By Kaitlyn Riggio
BU News Service
Adam Lambert may be known mostly for his stint on season 8 of “American Idol” or his current collaboration with the remaining members of world-famous band “Queen,” but his recently-released fourth album “Velvet” reaffirms the fact that Lambert is more than capable of standing on his own.
“Velvet” showcases Lambert’s versatility as an artist. Those who have been following Lambert since the beginning of his career got a sneak peek of that during his time on “American Idol,” but now it’s on full view for everyone to see. Lambert is a well-rounded performer who is capable of growing and maturing, and “Velvet” screams that message loud and clear.
The album’s titular opening song introduces the sounds to come. “Velvet” has an electronic feel to it and features plenty of synthesized elements, which gives the song a similar vibe to many of the electronic-pop dance songs that are popular on the radio right now.
“Velvet” sounds older and more sophisticated when compared to Lambert’s earlier work. This is to be expected. Lambert was 27 years old when he competed on “American Idol” and when he released his debut album “For Your Entertainment.”
That album was energetic, powerful and had a bit of a punch to it. With “Velvet,” the listeners can hear that Lambert has matured as a person and an artist over the past decade. His work is still undeniably impressive, but it feels more chilled out, and the opening track sets this tone wonderfully.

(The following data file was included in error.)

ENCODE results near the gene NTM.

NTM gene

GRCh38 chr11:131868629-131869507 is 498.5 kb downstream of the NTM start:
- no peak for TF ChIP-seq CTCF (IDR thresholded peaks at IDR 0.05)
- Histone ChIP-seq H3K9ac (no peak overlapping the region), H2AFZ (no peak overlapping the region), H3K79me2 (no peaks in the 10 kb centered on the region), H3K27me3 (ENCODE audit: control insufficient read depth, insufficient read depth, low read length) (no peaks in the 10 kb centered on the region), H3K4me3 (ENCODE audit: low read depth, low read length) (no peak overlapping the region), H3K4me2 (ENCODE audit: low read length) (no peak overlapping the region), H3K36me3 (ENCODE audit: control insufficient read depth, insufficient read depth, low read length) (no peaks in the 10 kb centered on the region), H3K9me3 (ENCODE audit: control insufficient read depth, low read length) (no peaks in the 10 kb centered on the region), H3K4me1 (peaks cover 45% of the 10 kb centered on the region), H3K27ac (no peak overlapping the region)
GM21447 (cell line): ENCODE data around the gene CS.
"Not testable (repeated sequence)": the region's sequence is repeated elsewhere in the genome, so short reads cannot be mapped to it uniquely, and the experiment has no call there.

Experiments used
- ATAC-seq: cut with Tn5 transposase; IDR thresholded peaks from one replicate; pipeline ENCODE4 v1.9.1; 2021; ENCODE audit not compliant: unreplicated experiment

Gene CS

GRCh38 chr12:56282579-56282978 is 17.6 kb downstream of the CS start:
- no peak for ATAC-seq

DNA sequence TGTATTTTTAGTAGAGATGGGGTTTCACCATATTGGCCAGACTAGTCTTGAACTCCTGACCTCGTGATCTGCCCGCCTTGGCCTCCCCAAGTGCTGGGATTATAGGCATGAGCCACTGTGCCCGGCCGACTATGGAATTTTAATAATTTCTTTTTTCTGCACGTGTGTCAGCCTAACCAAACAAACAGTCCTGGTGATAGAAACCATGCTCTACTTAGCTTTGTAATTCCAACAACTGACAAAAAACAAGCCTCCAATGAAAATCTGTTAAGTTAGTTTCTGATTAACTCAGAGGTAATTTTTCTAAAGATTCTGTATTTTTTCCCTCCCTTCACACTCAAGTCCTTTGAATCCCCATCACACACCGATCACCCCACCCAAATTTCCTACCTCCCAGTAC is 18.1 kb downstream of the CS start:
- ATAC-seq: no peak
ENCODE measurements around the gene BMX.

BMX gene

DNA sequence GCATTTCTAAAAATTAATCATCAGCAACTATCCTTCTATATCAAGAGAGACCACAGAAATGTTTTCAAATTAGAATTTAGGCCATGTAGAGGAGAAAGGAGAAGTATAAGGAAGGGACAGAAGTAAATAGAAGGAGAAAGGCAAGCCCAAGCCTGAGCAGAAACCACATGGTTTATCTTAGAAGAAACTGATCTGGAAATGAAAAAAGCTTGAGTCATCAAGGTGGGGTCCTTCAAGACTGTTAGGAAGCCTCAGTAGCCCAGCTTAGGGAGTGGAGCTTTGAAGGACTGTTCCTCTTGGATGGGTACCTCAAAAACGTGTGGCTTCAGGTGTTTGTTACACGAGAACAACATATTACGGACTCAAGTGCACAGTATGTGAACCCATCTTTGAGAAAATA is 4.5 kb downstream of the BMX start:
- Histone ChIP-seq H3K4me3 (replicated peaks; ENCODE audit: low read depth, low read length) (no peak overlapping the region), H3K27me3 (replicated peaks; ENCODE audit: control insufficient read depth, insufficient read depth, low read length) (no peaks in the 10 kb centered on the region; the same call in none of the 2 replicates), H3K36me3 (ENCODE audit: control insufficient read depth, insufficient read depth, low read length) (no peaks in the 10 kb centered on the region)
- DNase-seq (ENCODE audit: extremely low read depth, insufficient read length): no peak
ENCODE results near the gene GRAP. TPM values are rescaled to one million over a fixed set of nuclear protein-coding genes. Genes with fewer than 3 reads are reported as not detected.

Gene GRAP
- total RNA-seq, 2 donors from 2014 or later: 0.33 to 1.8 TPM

On the cover art for “Velvet,” Lambert dons an elaborate purple and green outfit reminiscent of Prince. This proves to be fitting, as “Velvet” has some Prince-sounds influencing it. One song where this is prevalent is “Stranger You Are,” the album’s third track, with electronic elements and a vocal line reminiscent of Prince’s “When Doves Cry” or “I Would Die 4 U.”
Although most of the album feels electronic and synthesized, “Closer to You” is a break from this pattern. With an opening that features straight piano with no electronics or any fancy synthesized effects, it feels almost like a modern-day power ballad, worlds away from the rest of “Velvet.” The instrumentation, the backing vocals and even the lyrics make “Closer to You” sound like a parallel to Aerosmith’s “I Don’t Want to Miss a Thing” with a 21st-century flair.
“Feel Something,” the album’s final track, is a concluding sentence. It wraps up “Velvet” and brings it to a fitting close, featuring elements that keep the listener engaged until the last second. The synthesized backing vocals create an ensemble feeling that would normally be found in musical theatre, which sets Lambert up as the main character singing one final song as a finale. It’s the perfect way to close out the album.
“Velvet” by Adam Lambert was released March 20.